Old Bones Lead to New Discoveries
Dr.Megan Brickley knows bones—especially old bones. Her research focus is humanskeletal remains from Old World communities of the past.
AsCanada Research Chair in the Bioarchaeology of Human Disease, Brickley uses herbackground in bioarchaeology to examine bone abnormalities caused by anythingfrom age-related bone loss to vitamin deficiencies.
Brickleyand her research team are building on aspects of bioarchaeology andpaleopathology to develop new, more efficient methods of investigating and interpretingbone diseases, producing important information about the experiences ofindividuals in past communities. Their interdisciplinary research will add along-term time dimension to our understanding of metabolic conditions andtrauma in Europe, and will contribute more detailed knowledge of what life waslike for early European settlers in Canada.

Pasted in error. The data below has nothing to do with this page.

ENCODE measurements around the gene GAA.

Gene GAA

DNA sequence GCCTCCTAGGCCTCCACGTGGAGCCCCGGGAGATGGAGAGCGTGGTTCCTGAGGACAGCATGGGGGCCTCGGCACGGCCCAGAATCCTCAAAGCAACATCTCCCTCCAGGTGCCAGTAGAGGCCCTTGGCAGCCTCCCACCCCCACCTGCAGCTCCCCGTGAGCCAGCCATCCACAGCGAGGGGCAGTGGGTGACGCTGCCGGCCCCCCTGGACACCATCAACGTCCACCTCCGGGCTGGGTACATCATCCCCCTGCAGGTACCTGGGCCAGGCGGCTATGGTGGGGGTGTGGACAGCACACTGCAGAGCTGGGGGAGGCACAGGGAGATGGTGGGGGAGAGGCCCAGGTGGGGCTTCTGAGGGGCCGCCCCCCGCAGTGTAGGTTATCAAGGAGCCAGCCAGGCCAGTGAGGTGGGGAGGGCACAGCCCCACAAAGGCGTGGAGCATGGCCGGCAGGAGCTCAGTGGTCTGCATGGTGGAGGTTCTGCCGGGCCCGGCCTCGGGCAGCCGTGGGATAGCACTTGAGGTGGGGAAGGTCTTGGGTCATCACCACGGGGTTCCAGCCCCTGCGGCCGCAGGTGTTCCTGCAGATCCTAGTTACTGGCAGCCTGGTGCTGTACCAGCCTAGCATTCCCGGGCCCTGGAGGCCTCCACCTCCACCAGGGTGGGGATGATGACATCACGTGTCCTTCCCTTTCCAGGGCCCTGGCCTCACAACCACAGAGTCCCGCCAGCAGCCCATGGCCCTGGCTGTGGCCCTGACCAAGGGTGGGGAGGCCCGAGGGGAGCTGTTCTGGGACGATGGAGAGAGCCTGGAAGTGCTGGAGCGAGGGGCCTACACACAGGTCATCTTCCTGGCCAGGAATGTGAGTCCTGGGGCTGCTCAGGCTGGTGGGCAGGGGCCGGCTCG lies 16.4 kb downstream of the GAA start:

Brickleyis also investigating how the health and nutrition of past populations may havebeen linked to the socio-cultural, economic and environmental conditions theyfaced in their communities. Brickley’s innovative research is helpingbuild an understanding of human health and nutrition in past societies.
Not only will Brickley’s research improve our understanding of past people andtheir lives, but it also has great potential to contribute to our understandingof current health problems, including the possible causes and extents ofconditions such as vitamin D deficiency, osteoporosis, diabetes andcardiovascular disease.
also has great potential to contribute to our understanding of current health problems, including the possible causes and extents of conditions such as vitamin D deficiency and diabetes.